Educational Consulting & Instructional Coaching

Posts made in June 25th, 2013

Releasing PARCC Aligned Curriculum & Assessment Planners

Posted on Jun 25, 2013 | 2 comments

Releasing PARCC Aligned Curriculum & Assessment Planners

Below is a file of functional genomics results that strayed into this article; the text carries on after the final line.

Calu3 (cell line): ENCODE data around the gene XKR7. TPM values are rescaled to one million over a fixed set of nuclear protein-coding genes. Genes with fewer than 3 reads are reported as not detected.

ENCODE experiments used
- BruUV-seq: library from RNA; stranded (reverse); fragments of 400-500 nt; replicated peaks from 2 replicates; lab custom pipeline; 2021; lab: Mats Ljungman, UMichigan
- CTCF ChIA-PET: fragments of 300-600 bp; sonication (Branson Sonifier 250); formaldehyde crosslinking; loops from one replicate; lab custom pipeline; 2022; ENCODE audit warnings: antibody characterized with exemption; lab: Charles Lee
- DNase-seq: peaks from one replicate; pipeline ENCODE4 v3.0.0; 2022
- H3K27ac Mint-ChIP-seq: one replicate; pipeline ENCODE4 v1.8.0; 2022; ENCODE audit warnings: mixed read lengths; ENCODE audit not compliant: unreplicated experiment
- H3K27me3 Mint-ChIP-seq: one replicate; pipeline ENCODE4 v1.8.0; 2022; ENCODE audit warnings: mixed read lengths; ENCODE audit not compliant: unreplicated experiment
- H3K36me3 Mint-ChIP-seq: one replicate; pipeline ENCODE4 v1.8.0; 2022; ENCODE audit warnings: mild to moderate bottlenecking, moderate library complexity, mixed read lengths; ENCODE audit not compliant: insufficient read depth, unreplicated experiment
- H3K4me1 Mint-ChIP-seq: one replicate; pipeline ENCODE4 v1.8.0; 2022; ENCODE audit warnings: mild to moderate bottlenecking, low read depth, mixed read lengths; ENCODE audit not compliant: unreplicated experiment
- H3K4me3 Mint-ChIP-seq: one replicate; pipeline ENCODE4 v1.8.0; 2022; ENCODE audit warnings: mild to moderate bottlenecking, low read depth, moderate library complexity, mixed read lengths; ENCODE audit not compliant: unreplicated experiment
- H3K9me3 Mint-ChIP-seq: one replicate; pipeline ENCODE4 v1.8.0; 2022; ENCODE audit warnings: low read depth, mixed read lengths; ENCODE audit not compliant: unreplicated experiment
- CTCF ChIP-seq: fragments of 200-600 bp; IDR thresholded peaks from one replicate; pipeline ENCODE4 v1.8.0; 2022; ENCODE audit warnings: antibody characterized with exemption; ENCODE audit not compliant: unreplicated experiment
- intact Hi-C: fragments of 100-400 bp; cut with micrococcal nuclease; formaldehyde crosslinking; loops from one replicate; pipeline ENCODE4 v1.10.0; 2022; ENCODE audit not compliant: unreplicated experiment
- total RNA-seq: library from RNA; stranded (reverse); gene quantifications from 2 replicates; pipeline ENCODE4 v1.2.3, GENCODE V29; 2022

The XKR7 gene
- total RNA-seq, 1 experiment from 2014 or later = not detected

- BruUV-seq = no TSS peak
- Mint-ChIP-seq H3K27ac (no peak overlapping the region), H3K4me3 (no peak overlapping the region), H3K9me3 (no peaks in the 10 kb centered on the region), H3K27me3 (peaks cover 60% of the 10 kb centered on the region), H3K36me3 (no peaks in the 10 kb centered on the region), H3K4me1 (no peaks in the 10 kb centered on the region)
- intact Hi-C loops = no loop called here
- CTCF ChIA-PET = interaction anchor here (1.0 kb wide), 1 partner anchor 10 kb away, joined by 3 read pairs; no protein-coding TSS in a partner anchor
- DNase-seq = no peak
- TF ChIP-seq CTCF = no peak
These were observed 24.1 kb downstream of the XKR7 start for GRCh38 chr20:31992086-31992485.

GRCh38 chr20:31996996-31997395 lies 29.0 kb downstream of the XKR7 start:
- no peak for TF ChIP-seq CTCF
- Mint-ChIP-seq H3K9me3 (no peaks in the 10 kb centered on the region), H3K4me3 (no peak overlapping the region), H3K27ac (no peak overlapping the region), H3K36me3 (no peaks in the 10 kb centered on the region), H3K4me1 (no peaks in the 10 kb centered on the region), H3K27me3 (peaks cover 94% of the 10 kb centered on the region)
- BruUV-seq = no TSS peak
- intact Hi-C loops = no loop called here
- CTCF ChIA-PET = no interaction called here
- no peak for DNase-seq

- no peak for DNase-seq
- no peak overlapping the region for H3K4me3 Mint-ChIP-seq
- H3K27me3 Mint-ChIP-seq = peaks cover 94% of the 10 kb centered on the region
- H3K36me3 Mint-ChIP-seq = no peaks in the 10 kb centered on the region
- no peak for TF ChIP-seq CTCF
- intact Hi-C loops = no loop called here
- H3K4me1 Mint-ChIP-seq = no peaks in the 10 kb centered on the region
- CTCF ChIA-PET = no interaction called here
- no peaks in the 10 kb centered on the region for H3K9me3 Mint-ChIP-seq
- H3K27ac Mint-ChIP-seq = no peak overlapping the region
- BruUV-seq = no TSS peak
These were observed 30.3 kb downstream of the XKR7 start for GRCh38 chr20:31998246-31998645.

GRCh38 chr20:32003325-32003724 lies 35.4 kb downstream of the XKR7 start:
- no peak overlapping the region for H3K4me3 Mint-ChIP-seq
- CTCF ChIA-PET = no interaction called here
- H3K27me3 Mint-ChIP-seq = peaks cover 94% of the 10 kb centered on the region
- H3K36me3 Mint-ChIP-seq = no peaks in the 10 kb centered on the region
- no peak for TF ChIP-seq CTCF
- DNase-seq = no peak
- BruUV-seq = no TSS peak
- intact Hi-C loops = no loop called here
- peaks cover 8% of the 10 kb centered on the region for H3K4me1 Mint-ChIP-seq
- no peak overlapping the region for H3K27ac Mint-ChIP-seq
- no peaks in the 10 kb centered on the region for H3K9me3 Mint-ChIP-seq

Note to Readers 01.02.15 Dr. Dea’s Curriculum and Assessment Planners first published in 2013 as PDF forms have been updated with PARCC’s fall 2014 changes to the assessment blueprint and grade-level tasks. The update has been published as an interactive Word template complete with drop-down boxes and self-populating cells to customize task design. The updated Performance Task Planners are available at each grade level, 3-11. Click the link to preview a sample. For more information or to schedule a workshop on how to use the planners, contact Dr. Dea. Name(required) Email(required) Website Comment(required) Note to Readers 09.22.14 PARCC recently updated the Assessment Blueprints, the foundation for the Dr. Dea’s Curriculum & Assessment Planners. Dr. Dea is in the process of updating the planners and will provide coupons to those who have purchased planners in the past to ensure everyone has the most accurate framework for Common Core assessment. Note to Readers 11.05.13 Since this post was first written, the PARCC Aligned ELA Common Core Curriculum & Assessment Planners have been updated to include audio files and drop-down toolboxes for user friendliness. They have also grown to include additional space for entering instructional objectives and teaching notes as well as including pop-up boxes that display the grade-level standards as teacher work to build their plans. I have been working with due diligence to help teachers make sense of the marriage between the PARCC Frameworks released first in the Fall of 2011 and updated in the Fall of 2012 and the most recent significant release of PARCC Assessment information, the Assessment Blueprints released on April 30. The fact is, I posted a blog similar to this one two weeks ago, but since, my website crashed and several blogs were lost. Today, I am doing triage, trying to capture the message I shared then with what what my memory allows me to recover! As I read through the Assessment Blueprints, I began to see that though they were aligned to the Frameworks, the categories of writing students would be asked to perform were not in direct synchronization with the Common Core. There were not writing assessments of argument, expository, and narrative. Rather, the categories of assessment for reading within the categories of writing were directed towards literary analysis, research writing, and narrative. Narrative, by the way, has been redefined since the 2011 Frameworks were released. The new definition of narrative is one that includes not only story (the conventional definition of narrative) but also the process of description. More on that later. The result….a quarterly planner that integrates the guidelines of the PARCC Frameworks and the Assessment Blueprints. This two-sectioned document supplies a means by which teachers can provide direct instruction, either as whole group or in guided groups, and also allows plentiful opportunities for students to work as pairs, in small groups, or independently to practice the kind of thinking and writing the Common Core demands and that PARCC will assess. Planners are available for sale in the website Shop. Grade 3-5...